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Courtesy: Florida A&M Sports Information
Michael Perceval Walks With the Weight of Family
By: Florida A&M Sports Information  

With each commencement comes the reality that college is not always a cut-and-dry process.  Going directly from high school through college is often not the path taken by graduates.  For Michael Perceval, the journey to becoming a fall 2018 graduate at FAMU was filled with an emotional rollercoaster.

Perceval came to FAMU in 2013, with aspirations of earning a football scholarship.  At the time, Earl Holmes was the head coach of the Rattler football team.  Holmes would give Perceval the opportunity to play for the Rattlers.  In 2014, Perceval saw action in seven games where he garnered 11 tackles, mostly on special teams.  In 2015, Perceval saw action as a defensive back.  He played in five games and carded four tackles.

FAMU Associate Director of Athletics, Vaughn Wilson, remembers meeting Perceval for the first time. “I first met Michael when we were doing head shots when he was a freshman.  He insisted on having his Haitian flag and Haitian headband on.  I had to explain, a little to his displeasure, that all players were to wear exactly the same thing and the flag and headband wouldn’t be allowed.  He wasn’t happy and I can see that the symbolism of Haiti meant a lot to him,” Wilson said.

2016 was Perceval’s most productive year on the field.  He played in 10 games, collecting 17 tackles, with eight of those being solos and nine being assisted.  He also had one tackle-for-loss, one pass defended and a fumble recovery.  He finished his playing in 2017 with eight tackles in four games.

The opportunity to play collegiate football was a dream for Perceval and he got to realize it at FAMU. The Palm Beach native completed the dream on Saturday with the acceptance of his bachelor’s degree in Criminal Justice with a minor in Political Science and History.

“My parents migrated to the U.S. in the 90s and I was the first person born out of about 100 little cousins. I was the first one born in the U.S., I was the first to go to high school and the first to graduate college, so it (degree) means a lot,” Perceval said.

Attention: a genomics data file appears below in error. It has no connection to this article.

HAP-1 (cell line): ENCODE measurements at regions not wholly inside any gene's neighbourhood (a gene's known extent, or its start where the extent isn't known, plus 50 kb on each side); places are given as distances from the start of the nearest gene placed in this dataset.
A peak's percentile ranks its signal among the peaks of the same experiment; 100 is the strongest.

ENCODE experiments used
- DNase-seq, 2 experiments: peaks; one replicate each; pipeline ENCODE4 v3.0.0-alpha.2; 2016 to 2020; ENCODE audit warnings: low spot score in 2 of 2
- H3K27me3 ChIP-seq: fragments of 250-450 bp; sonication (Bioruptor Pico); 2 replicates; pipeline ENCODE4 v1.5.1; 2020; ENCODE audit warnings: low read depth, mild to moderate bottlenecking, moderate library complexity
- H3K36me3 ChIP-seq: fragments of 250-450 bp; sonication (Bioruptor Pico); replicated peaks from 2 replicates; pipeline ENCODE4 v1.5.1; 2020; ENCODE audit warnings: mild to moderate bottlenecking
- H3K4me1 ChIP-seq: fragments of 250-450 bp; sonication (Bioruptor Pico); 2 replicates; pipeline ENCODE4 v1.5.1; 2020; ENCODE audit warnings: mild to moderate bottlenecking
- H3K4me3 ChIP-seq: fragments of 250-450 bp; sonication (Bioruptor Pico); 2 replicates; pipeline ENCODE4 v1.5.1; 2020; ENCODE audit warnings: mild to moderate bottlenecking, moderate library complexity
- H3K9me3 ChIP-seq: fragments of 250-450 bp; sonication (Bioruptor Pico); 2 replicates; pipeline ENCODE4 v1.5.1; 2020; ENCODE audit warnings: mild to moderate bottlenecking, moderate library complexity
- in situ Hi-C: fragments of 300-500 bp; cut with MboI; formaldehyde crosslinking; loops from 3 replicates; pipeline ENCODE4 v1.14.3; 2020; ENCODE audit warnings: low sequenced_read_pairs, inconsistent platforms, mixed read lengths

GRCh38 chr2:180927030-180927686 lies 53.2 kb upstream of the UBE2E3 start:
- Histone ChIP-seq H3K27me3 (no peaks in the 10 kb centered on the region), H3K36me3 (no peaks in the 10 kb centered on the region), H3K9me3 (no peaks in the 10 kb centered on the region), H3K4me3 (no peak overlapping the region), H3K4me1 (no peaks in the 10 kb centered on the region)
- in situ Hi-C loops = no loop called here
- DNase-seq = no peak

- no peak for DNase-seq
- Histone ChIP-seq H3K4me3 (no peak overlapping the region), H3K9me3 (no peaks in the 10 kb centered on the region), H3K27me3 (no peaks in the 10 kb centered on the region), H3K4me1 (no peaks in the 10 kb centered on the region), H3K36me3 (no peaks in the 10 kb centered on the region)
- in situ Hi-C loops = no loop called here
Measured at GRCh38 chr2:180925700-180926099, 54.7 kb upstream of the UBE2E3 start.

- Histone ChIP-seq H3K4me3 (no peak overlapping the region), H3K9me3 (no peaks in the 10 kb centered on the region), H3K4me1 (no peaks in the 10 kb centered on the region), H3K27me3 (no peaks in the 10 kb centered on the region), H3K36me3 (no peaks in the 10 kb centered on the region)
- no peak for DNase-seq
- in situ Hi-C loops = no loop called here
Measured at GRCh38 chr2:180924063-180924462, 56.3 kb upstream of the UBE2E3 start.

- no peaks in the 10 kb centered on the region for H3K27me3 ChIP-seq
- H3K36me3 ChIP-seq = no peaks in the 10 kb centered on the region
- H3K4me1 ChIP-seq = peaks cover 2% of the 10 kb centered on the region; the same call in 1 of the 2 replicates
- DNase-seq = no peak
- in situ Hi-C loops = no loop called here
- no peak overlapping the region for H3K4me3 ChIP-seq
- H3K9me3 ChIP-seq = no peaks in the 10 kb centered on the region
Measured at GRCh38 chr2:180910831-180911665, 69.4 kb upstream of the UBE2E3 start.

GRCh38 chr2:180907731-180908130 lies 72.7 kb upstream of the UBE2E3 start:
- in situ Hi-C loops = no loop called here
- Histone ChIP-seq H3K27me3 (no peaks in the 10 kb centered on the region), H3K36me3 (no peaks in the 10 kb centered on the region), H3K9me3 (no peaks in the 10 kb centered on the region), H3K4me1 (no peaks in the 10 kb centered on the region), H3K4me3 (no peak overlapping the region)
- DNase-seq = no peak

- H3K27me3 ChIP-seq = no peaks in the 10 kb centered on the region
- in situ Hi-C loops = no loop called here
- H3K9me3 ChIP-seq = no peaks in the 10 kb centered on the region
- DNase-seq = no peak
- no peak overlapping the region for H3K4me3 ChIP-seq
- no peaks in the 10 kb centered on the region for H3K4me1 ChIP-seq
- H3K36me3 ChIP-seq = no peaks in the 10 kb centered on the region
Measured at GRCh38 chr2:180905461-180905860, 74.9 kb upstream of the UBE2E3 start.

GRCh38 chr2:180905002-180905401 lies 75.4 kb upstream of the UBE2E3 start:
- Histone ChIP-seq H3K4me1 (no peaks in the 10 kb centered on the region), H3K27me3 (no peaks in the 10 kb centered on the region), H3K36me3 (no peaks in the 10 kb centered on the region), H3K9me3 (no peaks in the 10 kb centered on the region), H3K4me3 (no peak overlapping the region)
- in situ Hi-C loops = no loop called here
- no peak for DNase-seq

Perceval’s family is Haitian.  They last came to Tallahassee to drop him off to college and were only able to return to see him graduate.  His family came in force to see a historic moment in the family’s history.  His graduation is now viewed as an expectation among the younger relatives in the family.  He says he drew energy from their presence at graduation and that it is an infinite blessing to have the support of his family.

Perceval had to take a few minutes to gather himself during the interview as he reflected on the journey to get to this point, how he represents a hope for his family and what lies ahead.  He currently works at a detention center in Tallahassee. “It’s a blessing to give back and be a stepping stone for them to follow me,” said Perceval.

Steven Jerry, a former assistant coach during Perceval’s time hear, expressed heartfelt appreciation for his drive.  “He had his share of difficulties of getting through college. He struggled at times to make it.  He’s a really good kid and the perseverance to keep fighting is his calling card. So often people see athletes and forget that they also have to maintain a level of accomplishment in the classroom in order to get on the field. He fell behind the 8-ball a few times, but his determination pulled him through.  HBCU’s are about kids like him.  There’s not a large percentage of kids in his situation who make it through.  What we did as coaches, as his teammates and as his friends was support him in any way we could to make sure he crossed the goal line.  It really is heart-warming to know that he finished the task and now has set the bar for the rest of his family.  He literally carried the weight of his family across the stage with him,” said Jerry.

Attaining his degree from FAMU has immediately opened opportunities for Perceval.  He has accepted an offer to work in Atlanta that will also allow him to coach football.  “The long nights and early mornings…tested me a lot and not to accept defeat.  I had a lot of people that were with me and able to help me out.  Staff, students coaches and everyone,” said Perceval.








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